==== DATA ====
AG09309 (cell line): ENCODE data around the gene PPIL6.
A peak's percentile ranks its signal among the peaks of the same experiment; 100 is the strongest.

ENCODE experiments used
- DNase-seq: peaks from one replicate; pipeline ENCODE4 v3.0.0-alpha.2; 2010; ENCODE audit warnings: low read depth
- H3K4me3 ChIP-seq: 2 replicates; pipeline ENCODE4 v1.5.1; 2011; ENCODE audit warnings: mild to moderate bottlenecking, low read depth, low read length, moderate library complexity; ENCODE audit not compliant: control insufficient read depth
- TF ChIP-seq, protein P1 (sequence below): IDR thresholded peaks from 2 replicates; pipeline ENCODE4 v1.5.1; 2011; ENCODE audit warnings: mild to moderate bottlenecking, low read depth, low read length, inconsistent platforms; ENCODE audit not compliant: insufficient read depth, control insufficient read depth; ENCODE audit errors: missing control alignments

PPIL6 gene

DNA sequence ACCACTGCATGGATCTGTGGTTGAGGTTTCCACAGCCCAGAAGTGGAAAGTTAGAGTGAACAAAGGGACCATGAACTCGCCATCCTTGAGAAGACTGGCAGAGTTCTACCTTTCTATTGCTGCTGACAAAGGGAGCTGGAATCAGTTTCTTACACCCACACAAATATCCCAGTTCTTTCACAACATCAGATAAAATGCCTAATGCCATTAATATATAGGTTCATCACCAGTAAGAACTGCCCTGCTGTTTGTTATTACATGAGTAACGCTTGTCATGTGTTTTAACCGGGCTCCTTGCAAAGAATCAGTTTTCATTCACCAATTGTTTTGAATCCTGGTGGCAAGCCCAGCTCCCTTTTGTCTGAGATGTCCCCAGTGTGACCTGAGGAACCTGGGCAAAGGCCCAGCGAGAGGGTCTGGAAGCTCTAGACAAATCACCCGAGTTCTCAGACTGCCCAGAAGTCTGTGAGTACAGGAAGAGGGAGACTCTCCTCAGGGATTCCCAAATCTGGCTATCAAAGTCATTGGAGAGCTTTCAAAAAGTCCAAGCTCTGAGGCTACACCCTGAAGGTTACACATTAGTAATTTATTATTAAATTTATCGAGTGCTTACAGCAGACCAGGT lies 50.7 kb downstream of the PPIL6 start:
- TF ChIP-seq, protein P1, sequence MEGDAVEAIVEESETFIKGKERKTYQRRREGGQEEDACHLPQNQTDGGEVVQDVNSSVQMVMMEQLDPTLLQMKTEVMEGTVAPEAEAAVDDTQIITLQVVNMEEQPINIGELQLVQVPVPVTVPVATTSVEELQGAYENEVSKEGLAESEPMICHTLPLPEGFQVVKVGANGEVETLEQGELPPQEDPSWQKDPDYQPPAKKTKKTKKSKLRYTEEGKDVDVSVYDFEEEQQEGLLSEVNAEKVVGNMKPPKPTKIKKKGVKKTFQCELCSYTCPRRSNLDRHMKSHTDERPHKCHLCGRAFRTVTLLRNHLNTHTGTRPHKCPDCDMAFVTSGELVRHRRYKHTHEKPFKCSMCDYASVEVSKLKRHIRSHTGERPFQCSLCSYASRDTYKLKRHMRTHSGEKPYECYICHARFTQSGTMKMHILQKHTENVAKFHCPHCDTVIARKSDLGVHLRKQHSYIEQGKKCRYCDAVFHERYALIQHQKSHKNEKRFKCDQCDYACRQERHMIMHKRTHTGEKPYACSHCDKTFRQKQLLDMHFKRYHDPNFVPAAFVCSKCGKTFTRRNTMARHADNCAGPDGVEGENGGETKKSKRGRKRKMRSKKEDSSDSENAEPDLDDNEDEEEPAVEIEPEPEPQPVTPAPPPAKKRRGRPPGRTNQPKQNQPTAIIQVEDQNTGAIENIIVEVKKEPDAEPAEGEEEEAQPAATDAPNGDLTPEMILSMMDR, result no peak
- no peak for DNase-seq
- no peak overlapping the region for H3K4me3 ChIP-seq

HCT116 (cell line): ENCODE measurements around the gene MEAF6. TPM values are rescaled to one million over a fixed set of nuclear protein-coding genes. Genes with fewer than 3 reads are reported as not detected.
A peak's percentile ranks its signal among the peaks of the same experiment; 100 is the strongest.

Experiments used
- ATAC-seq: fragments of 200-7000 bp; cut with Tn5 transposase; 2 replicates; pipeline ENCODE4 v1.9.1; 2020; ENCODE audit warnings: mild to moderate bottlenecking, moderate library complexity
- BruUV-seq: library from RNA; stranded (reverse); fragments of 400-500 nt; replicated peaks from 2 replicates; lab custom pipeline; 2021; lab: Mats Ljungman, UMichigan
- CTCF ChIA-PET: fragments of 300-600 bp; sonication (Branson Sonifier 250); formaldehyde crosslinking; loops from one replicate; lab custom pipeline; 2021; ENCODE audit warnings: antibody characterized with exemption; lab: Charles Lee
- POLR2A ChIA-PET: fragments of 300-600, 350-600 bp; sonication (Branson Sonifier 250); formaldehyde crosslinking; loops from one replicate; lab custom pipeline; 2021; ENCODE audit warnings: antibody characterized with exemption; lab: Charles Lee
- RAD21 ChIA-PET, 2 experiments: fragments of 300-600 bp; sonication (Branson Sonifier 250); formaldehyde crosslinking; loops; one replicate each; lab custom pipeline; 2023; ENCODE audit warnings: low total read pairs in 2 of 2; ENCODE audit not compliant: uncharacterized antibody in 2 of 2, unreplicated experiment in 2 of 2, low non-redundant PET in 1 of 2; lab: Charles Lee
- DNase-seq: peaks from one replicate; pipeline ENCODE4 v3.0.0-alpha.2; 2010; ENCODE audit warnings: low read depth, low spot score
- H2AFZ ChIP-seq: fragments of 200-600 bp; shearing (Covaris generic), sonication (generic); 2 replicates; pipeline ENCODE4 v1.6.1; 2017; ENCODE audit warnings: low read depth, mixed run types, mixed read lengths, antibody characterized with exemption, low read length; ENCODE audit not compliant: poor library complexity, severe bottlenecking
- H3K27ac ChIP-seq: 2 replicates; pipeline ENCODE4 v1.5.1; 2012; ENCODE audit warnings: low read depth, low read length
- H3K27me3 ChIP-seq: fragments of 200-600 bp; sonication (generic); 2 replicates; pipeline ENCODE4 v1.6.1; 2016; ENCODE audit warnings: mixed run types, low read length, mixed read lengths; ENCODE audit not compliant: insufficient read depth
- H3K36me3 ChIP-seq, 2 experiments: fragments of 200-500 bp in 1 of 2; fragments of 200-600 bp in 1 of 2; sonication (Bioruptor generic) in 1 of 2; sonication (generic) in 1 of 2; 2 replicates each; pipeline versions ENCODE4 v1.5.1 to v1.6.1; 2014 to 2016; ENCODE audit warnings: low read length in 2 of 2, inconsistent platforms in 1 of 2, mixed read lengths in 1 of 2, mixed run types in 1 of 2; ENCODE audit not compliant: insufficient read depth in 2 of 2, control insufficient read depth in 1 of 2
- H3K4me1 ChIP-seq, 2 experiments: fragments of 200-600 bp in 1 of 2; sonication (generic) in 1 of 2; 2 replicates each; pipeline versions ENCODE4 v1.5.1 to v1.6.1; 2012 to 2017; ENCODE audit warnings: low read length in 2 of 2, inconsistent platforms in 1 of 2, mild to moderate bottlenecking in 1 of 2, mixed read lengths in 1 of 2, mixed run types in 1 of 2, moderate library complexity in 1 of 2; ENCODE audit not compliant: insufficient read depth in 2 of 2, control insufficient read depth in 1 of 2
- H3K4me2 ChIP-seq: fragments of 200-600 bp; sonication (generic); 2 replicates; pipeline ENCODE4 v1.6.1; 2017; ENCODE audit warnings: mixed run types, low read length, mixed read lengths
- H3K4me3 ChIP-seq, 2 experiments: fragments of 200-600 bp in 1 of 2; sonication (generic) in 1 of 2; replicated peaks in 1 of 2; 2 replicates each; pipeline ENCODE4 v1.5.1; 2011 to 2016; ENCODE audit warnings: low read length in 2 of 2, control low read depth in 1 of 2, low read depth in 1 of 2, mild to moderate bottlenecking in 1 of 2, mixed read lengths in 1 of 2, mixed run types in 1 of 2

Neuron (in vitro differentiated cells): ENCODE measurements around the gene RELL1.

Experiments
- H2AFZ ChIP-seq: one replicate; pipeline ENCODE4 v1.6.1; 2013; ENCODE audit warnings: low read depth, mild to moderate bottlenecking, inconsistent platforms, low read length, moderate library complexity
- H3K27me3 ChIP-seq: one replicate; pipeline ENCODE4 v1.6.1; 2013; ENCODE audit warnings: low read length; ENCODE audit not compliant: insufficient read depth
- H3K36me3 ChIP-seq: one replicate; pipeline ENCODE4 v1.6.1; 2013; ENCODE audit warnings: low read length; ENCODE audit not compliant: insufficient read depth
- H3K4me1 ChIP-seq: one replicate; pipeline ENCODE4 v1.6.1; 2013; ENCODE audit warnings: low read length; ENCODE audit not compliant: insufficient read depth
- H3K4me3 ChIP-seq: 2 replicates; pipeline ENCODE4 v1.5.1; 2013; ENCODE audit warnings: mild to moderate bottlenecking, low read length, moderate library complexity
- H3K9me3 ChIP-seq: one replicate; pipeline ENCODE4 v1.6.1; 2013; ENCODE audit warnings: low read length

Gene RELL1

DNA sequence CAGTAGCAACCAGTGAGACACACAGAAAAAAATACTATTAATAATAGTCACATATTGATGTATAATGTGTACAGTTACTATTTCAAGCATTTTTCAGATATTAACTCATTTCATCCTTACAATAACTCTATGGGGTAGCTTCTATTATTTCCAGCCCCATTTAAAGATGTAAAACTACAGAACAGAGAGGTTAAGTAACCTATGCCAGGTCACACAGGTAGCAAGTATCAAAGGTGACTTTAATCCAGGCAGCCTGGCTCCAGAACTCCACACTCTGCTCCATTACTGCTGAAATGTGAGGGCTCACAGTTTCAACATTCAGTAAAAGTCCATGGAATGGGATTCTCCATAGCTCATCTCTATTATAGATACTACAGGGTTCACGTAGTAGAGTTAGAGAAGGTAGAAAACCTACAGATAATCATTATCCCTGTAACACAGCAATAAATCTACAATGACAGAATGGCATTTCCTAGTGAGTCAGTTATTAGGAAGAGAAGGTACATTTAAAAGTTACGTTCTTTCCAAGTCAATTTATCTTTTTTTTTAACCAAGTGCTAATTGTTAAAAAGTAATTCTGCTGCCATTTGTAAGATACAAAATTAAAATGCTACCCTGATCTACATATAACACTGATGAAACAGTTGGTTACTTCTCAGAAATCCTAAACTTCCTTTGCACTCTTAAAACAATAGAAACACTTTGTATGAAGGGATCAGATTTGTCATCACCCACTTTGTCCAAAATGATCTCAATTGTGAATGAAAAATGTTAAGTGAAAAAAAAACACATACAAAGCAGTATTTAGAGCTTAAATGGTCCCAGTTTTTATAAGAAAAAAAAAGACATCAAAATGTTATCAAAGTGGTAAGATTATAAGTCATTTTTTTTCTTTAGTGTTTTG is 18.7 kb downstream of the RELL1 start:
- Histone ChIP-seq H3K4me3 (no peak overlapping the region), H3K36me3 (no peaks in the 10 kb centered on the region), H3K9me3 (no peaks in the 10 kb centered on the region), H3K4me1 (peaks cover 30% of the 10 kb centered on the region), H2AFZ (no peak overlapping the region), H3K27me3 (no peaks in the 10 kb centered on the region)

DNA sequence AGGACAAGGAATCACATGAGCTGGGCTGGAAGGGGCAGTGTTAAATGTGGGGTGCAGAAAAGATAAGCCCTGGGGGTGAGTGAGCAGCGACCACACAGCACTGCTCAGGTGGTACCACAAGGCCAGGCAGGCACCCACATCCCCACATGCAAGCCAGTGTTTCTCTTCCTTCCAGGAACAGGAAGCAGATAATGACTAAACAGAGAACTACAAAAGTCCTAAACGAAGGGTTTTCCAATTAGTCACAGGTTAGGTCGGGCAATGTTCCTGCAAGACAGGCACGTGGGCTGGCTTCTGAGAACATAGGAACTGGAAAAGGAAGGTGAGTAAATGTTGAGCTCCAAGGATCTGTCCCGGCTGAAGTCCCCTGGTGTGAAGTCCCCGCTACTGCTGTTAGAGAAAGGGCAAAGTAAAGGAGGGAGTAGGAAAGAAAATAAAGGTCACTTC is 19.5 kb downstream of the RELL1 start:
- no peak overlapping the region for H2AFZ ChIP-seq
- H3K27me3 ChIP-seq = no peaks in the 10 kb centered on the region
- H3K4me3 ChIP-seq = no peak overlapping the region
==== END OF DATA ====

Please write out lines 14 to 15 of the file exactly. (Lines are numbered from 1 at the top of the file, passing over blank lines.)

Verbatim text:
Experiments used
- ATAC-seq: fragments of 200-7000 bp; cut with Tn5 transposase; 2 replicates; pipeline ENCODE4 v1.9.1; 2020; ENCODE audit warnings: mild to moderate bottlenecking, moderate library complexity